The biggest roadblock to date has been trying to open the doors of partners that can contribute to our growth. This has been difficult because we’re early-stage which most potential partners view as higher risk. In addition to that perceived higher risk, our ambitious goals usually lead potential partners down the road of believing lower probability of success. This reality makes it very difficult to solicit the support of partners in the early stages.
The way Xcellent Life has progressed past this reality is a change in mindset, so that my focus is squarely on doing everything that I can do and that we can do to move forward toward our vision and not look to seek the assistance in the same way. Now, I progress and provide updates to targeted partners.
As we move forward, our persistence, tenacity, and ability to execute provides more leverage to bring those desired partners to the table. Those partners generally recognize the underlying attitudes and company attributes that lend to success, in particular in the absence of having plentiful resources or capital. In short, control what you can and move forward with an unnatural tenacity and don’t worry about not getting the help you think you need. Just worry about what you can control and everything else works itself out.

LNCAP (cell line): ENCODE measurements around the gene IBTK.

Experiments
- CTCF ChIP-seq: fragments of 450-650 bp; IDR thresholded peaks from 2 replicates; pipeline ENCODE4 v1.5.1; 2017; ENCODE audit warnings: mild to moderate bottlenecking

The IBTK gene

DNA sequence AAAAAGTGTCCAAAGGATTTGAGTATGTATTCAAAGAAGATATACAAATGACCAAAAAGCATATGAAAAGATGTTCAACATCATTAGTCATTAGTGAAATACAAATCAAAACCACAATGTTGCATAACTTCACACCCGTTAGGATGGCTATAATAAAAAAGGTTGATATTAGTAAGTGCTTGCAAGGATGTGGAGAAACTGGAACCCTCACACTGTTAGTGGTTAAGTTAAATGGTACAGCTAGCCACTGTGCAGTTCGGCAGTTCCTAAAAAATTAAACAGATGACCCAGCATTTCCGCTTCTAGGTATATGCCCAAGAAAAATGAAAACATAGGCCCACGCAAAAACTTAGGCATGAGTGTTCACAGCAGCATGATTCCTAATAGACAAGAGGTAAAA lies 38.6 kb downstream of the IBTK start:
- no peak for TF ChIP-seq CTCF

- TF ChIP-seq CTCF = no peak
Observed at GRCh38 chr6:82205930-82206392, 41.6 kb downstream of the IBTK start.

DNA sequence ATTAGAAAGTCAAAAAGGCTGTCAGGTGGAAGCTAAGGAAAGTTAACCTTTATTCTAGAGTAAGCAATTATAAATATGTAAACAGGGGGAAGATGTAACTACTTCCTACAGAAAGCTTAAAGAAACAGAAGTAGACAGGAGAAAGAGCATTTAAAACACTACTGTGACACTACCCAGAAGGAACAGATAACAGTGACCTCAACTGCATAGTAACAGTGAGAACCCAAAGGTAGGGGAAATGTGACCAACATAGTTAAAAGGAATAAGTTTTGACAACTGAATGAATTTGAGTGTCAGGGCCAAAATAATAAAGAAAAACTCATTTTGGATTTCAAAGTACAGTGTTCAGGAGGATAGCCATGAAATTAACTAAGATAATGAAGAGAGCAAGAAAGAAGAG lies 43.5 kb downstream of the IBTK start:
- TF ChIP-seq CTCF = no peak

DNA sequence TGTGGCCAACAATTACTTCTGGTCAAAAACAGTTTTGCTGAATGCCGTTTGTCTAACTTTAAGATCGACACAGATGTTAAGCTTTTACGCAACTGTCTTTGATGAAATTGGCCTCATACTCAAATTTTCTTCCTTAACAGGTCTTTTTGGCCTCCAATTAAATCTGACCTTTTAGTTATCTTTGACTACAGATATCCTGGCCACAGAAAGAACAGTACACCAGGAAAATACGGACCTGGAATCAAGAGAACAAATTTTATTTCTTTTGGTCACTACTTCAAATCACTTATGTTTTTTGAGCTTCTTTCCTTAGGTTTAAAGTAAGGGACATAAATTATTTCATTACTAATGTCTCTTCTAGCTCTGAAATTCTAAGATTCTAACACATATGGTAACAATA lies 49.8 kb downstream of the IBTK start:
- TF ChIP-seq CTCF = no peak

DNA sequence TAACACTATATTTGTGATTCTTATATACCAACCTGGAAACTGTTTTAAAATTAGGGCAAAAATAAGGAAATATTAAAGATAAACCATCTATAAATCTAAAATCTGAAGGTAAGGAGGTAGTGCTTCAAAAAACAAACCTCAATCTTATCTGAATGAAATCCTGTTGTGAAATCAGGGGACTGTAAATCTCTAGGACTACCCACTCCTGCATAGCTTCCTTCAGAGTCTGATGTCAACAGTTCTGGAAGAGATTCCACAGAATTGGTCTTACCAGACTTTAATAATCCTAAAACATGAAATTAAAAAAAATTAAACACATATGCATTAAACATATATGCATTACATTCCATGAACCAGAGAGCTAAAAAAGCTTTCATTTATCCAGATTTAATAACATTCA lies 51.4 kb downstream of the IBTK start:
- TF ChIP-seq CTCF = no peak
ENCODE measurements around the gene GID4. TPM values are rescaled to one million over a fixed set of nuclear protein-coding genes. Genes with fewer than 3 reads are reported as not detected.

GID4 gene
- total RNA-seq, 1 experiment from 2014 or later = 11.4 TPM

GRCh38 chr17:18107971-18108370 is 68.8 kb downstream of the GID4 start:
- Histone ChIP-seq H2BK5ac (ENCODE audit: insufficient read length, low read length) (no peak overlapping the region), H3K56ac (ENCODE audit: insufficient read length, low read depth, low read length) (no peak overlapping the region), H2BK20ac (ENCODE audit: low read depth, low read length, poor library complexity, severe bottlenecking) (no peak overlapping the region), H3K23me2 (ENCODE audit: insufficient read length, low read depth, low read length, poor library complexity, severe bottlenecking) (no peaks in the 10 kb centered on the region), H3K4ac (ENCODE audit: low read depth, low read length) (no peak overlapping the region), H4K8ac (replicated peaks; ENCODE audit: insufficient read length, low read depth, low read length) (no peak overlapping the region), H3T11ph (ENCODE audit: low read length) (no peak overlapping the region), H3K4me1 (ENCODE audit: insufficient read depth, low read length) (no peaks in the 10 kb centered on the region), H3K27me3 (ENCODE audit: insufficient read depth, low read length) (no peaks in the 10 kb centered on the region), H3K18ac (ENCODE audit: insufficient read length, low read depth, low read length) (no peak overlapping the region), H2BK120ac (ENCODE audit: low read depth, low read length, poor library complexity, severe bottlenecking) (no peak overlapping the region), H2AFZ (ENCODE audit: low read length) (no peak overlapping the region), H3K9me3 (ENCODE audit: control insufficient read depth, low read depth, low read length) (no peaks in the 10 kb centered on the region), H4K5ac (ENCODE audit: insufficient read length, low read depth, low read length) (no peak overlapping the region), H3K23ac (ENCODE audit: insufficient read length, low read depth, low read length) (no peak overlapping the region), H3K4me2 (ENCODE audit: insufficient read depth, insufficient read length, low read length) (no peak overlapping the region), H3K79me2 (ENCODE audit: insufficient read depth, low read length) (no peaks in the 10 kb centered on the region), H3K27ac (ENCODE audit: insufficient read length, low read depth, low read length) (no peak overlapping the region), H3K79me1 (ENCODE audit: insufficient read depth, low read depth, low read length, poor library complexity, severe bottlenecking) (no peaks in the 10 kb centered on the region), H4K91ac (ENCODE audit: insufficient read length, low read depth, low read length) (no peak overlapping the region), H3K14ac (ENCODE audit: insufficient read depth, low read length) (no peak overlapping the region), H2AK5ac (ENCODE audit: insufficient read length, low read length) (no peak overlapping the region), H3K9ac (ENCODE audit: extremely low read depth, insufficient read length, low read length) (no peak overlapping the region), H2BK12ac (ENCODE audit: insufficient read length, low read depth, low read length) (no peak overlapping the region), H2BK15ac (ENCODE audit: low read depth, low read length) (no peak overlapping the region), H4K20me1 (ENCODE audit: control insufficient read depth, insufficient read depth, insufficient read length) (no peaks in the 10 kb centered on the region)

The list of that is way too long. From people not understanding our value and thinking we weren’t worth anything to people thinking it was very easy to copy. That was a pressure we faced a lot before we built a brand and ran programs at places like MIT, Harvard, and Stanford.
We definitely got punched in the face by roadblocks and obstacles. But in the end, they always seemed to benefit us and make us better at what we did. We had competitors who seemed to be growing faster, but we just kept our heads down and kept focused on being the best at what we do.
The biggest mistake I’ve made in business is trying to grow too fast. It’s easy to get caught up in the next thing and miss out on what’s right in front of you that needs to get handled. By focusing too much on the future, it has, at times, drained the energy from my business.